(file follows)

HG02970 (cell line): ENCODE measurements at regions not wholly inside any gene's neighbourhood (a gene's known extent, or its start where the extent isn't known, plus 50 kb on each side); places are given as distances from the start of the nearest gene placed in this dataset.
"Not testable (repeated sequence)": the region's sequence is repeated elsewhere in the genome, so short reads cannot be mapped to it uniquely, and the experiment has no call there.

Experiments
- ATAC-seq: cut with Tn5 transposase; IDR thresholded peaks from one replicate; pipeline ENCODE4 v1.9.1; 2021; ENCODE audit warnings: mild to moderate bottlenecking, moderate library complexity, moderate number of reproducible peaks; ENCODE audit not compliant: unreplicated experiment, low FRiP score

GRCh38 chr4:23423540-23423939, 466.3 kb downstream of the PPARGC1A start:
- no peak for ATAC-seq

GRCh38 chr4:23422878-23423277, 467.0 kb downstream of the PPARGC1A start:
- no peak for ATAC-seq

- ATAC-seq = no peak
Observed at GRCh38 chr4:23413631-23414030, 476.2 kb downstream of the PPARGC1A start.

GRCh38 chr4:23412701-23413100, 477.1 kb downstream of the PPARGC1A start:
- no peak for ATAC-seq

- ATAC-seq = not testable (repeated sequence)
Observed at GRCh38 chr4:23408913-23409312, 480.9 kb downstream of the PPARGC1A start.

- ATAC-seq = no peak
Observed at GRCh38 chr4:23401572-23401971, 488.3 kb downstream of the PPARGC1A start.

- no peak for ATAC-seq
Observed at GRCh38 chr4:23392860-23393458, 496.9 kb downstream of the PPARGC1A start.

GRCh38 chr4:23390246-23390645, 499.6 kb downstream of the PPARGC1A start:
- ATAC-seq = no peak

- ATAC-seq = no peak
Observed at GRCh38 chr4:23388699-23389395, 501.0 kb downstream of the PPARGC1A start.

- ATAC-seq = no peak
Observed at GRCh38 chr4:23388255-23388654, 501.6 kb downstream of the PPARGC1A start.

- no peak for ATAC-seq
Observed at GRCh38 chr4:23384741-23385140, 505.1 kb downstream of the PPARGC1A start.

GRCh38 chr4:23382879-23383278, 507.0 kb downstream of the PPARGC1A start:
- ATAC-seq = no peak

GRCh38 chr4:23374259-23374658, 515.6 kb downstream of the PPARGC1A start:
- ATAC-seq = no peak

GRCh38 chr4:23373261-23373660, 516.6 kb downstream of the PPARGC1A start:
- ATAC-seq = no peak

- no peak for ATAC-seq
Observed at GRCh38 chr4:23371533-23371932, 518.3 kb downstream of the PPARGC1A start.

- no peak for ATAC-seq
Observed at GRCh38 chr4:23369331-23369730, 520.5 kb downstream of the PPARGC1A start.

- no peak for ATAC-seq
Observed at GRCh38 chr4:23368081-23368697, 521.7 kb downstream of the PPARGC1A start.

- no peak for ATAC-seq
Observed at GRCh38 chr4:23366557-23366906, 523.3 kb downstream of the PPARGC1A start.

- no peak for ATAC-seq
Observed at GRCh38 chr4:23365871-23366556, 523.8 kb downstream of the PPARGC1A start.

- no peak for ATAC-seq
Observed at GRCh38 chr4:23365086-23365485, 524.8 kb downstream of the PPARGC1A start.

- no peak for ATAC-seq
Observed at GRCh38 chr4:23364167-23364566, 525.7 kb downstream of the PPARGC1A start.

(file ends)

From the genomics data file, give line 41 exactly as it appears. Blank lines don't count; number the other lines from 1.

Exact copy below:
- no peak for ATAC-seq